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A Series of Unfortunate Events: On going to Ghana

Our original plan for New Year’s Eve was to head to Uganda and celebrate with friends and family but the flight from Cotonou was $1400 and from Lagos it was only $900 but everyone refused to drive us the mere 80 kilometers to Lagos, you can’t even take a bus there. Why you ask?! Because there are a number of road blocks at which people, sometimes police sometimes not apparently, constantly try to take bribes. While the total distance from Cotonou to Lagos is 80 kilometers, you are only in Nigeria for 40 kilometers and from what I hear it can take up to 12 hours to make that 40 kilometer trip. No thank you.

So we decided to meet up with friends in Accra. One friend, Francis, happened to be visiting his family for the holidays, we met in Japan when I was living there.  Another friend, Frema, was visiting Ghana before starting the work search in the UK. We met at LSE.

In order to go to Ghana we of course needed to obtain visas. We called the embassy, got the details and showed up with our applications. The lady gave us such a hard time with the application. She told us that our address in Dassa was not valid. She insisted that I call the nuns to get the right address. I explained to her that perhaps things are different in Cotonou versus Dassa. She disagreed. Luckily for us a man heard the debate and came out and agreed with us that our address was valid.

Now at this point it is Friday, December 24th. The visa takes three days to process….uh whatever that means. The embassy is closed Monday and Tuesday, so our visas should be ready on Thursday after 2pm. The only problem is that our bus leaves Thursday at 12. So we beg to get our visa early and this evil…..hmmmm….witch…yeah, I will call her that….said she would see what she could do but it will likely be Thursday afternoon. So we left.

Wednesday morning comes and we need to go and buy our bus ticket, so the Italian called the embassy and low and behold the visas were ready, but of course she didn’t call to tell us that. So we head to the embassy to pick up our visas around 1pm. Once I entered I was greeted by that same emotionless face, shaking her head, telling us that we had to come back at 2pm. REALLY???!!! I know our visas were sitting right in front of her, but again she refused to show some semblance of compassion for another human being. Anywho, when I finally picked up our visas, I noticed that they were dated December 24th, it was the 29th. Usually I would’ve said something but I decided to just leave.

Ok, so the morning of the 30th, we do our usual trek to the street to find and negotiate with a Zim. We found one who wanted to charge us 600 CFA. Luckily a seamstress was opening her store and informed us that the trip cost 400. When we got to the station we noticed the bus wasn’t there. We arrived at 10:30 and were scheduled to leave at 12 but the bus wasn’t coming until 2 or 3 because it broke down. So we left to go grab a yummy Thai lunch and asked them to call us if the bus came. While at lunch, we received a call that the bus would not be leaving. :-/. My only thought was wow, I’m going to spend the entire day on NYE traveling. When we arrived back at the bus station one of the managers told us the bus would leave by 10:30am, latest 11 so we should arrive at 9. We told them we would see them at 10.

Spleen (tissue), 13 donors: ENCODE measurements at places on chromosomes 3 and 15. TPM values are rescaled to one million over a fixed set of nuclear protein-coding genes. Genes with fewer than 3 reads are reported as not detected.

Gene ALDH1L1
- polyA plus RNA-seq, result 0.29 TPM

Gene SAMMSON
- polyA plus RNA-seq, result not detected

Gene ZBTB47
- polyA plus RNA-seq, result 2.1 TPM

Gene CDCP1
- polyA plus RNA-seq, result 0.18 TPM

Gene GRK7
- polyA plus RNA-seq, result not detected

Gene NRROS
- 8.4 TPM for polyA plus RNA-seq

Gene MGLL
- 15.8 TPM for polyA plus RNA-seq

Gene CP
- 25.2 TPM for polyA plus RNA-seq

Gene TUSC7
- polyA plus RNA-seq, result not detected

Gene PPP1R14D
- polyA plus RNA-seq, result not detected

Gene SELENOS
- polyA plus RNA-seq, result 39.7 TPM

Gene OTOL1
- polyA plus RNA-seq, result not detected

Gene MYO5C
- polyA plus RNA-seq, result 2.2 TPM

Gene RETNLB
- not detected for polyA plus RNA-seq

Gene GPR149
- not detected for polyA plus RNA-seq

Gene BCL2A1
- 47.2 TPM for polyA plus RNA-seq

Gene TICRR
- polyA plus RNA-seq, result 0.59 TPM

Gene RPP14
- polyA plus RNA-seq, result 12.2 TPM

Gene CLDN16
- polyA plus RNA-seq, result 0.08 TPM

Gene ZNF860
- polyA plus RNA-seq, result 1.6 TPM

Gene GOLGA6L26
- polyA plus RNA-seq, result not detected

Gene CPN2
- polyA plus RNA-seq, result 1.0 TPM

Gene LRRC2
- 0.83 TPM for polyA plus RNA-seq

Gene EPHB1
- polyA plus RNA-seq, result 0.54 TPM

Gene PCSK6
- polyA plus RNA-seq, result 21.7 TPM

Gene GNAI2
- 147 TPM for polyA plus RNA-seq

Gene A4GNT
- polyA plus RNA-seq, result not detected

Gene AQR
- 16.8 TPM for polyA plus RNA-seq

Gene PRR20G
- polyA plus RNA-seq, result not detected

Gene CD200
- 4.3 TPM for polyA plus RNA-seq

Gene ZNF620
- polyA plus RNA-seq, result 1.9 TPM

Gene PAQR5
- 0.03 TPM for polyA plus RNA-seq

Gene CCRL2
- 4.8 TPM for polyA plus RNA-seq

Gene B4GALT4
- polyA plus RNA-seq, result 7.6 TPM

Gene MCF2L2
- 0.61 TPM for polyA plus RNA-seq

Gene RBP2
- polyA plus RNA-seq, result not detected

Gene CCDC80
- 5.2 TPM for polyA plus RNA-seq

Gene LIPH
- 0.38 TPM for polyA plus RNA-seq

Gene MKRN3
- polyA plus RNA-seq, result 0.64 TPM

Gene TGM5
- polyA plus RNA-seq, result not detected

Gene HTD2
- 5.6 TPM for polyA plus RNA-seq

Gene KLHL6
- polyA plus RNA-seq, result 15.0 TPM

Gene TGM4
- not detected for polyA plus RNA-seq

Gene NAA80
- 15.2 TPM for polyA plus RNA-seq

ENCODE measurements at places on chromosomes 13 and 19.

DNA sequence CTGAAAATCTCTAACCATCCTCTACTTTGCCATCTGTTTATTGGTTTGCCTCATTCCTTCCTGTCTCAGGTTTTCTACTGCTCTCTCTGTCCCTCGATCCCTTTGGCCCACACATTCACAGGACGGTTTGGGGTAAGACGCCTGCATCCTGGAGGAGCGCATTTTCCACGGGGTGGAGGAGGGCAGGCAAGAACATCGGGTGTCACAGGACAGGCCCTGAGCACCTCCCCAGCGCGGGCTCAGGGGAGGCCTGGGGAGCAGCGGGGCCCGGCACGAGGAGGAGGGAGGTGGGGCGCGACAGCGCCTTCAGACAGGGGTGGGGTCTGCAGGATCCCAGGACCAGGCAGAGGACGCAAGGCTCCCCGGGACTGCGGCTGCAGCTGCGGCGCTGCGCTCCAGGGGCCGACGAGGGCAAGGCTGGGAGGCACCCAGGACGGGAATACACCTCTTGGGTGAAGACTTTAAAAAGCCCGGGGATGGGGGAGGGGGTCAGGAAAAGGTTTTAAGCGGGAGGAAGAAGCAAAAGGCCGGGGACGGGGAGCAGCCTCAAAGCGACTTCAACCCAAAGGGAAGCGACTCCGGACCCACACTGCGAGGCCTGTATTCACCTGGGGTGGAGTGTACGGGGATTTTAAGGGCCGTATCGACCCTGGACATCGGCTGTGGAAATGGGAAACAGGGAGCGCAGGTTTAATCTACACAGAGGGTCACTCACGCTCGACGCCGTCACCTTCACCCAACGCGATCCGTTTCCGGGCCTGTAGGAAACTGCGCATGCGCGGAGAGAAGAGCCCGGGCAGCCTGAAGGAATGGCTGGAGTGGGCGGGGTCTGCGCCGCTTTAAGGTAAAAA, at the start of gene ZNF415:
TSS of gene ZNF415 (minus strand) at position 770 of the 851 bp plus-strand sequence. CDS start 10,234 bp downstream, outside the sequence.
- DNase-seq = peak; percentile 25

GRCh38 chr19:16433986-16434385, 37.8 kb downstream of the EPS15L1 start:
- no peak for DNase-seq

The next day we arrived around 10 and thankfully the bus was there. But that was only after we got on two Zim’s neither of which knew where they were going and I had to yell at them in my very limited French. Let’s just say I had to compliment that with a whole lot of lip-smacking/tooth kissing/teeth sucking (however you call it). If you have ever been to Africa you will know that things are very inefficient and people move very slowly so it took about two hours to check in, weigh and tag the luggage for about 35 people. We finally left at 12:04. :-/

The total trip to Accra is about 350 kilometers (217 miles) A trip that in developed countries should not take more than four hours and that is if you are driving really slow. This trip took 11 HOURS!!!!!!!! We crossed two borders. I begged the agent in Togo to give us a visa for eight days as opposed to seven because we wanted to come back on the following Friday. He refused. I don’t even see why I need to pay for a visa to sit on a bus for only one hour driving through the skinniest country I’ve ever been in. The visa was 15000 (23 Euros) CFA for Americans and 10000 (15 Euros) for the Italian. America needs to get their foreign relations together. So we lost that battle and realized that we would either need to come back on Thursday or forge the date on the visa.

NOTE: Togo’s coast trumps Benin’s coast. Lomé from the little bit that I saw seems to be a very nice city.

When we arrived at the Ghananian border we were greeted by more women who are clearly unhappy with their jobs. One lady questioned why the Italian did not apply for his Ghananian visa in Italy, even after explaining that he lives in Benin. After lots of teeth sucking and slow stamping we are finished with the border and off to Accra.

I watched each hour pass, getting closer and closer to the new year and feeling sadder and sadder knowing the celebration would be ok at best. In fact, midnight hit when we were in a taxi heading back from dinner and we were so tired from traveling that even though we went out, we didn’t have the energy to stay out, so….Happy New Year. :-/

This Post Has 2 Comments
  1. Sounds like quite a trip Jessica! If you go back to Lomé let me know, I have a friend in the Peace Corps who lives outside the city. Happy New Year! -Bill.

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